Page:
“We need ambitious promises from all the world’s governments to stem the acute loss of species. But if these promises are to be implemented, they must also be well anchored at every level of society,” she said.
2020 will come to an end in just a few days, and time will have run out for the 20 global goals for biodiversity agreed upon by the world’s countries.
None of these goals has been fully met.
Species are dying out
The goals include protecting the oceans, limiting deforestation, making agriculture more sustainable, limiting environmentally harmful pollution, and limiting the exploitation of ecosystems.
Instead, biodiversity is declining at an ever-faster rate across the globe. Species are dying out and will never return.
The UN’s Intergovernmental Science-Policy Platform on Biodiversity and Ecosystem Services (IPBES) warns that the extinction of species will have serious consequences for humans and all life on Earth.
The pandemic is a part of the nature crisis
“These reports come at the same time as the COVID-19 crisis is challenging us all to rethink our relationship with nature and reconsider the profound consequences to our own wellbeing and survival from the continued loss of biodiversity. They also serve to highlight the urgent need for a transformative change. But these changes must be just and equitable,” said Maruma Mrema, the UN Executive Secretary of the Convention on Biological Diversity.
How can we bring about a transformative change without creating unemployment and social disparities, and without getting everyone involved in the fight?
This was the topic of the debate between young environmentalists and Nordic politicians on 8 December.
Politicians must show the way
Swedish parliamentarian and member of the Nordic Council sustainability committee Cecilie Tenfjord Toftby emphasised her own responsibility to lead the change in her local constituency.
“For me, equitable change means me as a politician talking with voters about where we’re headed and how. I have to make sure that people are on my side. As politicians, we have to demonstrate different ways of living and working. We need to be able to offer an alternative and not leave anyone behind,” said Tenfjord Toftby.
Annika Lepistö, a member of the Nordic Youth Biodiversity Network in Åland, connected the local to the global:
“At the global level, we can see how the climate and biodiversity crisis is exacerbating social disparities and affecting people differently. Inequality also makes it more difficult for people to join forces. The green transition requires that we come together and implement the necessary changes, which is why we must always link social policy and environmental policy.”
According to Christian Schwarzer of the Global Youth Biodiversity Network in Germany, income gaps and conflicts of interest are creating a polarised environmental debate in the Nordic Region and Europe.
“If you ask me as an environmentalist, the new Common Agricultural Policy in the EU is a disaster. But when you talk to young farmers, you will hear the opposite: they have been fighting for it. So there is a gap, and I think entering into dialogue with these communities is essential,” he said.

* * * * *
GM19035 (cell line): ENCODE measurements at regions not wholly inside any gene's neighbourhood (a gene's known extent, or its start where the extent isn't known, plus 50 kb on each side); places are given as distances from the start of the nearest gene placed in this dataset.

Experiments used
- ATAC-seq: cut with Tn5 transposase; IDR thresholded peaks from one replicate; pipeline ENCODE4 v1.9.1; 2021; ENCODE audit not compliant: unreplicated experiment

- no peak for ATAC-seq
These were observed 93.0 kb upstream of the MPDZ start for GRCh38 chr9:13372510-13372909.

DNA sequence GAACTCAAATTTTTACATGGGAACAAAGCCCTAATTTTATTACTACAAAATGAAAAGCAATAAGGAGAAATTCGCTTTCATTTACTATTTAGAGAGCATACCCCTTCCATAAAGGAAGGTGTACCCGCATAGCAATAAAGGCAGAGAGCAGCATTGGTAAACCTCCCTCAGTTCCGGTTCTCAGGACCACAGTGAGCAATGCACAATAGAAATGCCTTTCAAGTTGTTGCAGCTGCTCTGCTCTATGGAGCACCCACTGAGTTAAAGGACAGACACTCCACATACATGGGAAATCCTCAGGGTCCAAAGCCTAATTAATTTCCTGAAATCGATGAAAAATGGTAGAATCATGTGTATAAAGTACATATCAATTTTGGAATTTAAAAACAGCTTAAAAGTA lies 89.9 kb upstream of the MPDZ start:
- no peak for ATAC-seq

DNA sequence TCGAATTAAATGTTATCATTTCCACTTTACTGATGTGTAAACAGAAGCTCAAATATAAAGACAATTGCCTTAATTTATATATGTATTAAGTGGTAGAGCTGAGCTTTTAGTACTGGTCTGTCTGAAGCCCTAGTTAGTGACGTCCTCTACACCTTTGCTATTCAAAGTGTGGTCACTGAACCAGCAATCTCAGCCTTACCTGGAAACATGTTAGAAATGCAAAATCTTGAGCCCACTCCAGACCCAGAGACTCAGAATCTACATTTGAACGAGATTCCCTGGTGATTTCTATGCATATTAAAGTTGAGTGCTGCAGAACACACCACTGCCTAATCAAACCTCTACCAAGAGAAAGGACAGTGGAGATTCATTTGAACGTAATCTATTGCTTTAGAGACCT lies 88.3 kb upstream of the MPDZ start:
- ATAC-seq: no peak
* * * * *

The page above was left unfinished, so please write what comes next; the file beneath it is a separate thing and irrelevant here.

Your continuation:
Biodiversity is not an issue just for the elite
Schwarzer said that the forthcoming updated global agreement on biodiversity must be preceded by a long series of consultations with all the different sectors and groups affected by a green transition.
“Here in the global north, we have a lot of people who are upper middle class and who are concerned about nature. But we have a huge disconnect with people from socially disadvantaged groups. This cannot be a movement just for the lucky few that can afford to go shopping in organic stores. Ordinary workers and farmers must be involved in shaping the next global agreement for biodiversity,” he said.
The Nordic Region is one of the richest in the world, and its overconsumption is contributing to the rapid loss of species. How can the Nordic Region be part of the solution instead of part of the problem?
The Nordic Region can be a force for change
“The Nordics are already doing a lot, especially when it comes to supporting the work of the biodiversity convention and helping other countries to eradicate poverty. We want the Nordics to continue to play the role of agents of change as you develop new ways of working to safeguard the environment and promote social justice,” said Maruma Mrema.
Next year, global leaders will convene in Kunming in China to agree new goals to stem the loss of biodiversity within the framework of the UN Convention on Biological Diversity (CBD).
Negotiators need popular support
The UN Executive Secretary of the Convention on Biological Diversity, Elizabeth Maruma Mrema, is hoping for an ambitious new agreement to stem the loss of biodiversity.
Ahead of this, she wants negotiators to do their homework and ensure that they have the support of their populations.
“We need to see negotiators with input from the ground, and not just input from the capitals. We want to be sure to get a contribution from the indigenous people, from local communities, from young people. It’s necessary for policymakers to mainstream biodiversity issues across all sectors in society, and also to respect people’s right to a good working life and social protection,” she said.
A unique opportunity in front of us
Reports on biodiversity from IPBES are encouraging. Nature can be preserved, restored, and used sustainably in conjunction with meeting other global goals for society, such as a reduction in inequality.
“We have a unique opportunity to change things. Over just a few months, governments around the world have stumped up billions of dollars to deal with the pandemic. If governments can mobilise such resources to save their economies, I’m certain they have the means to save the planet,” said Schwarzer of the Global Youth Biodiversity Network.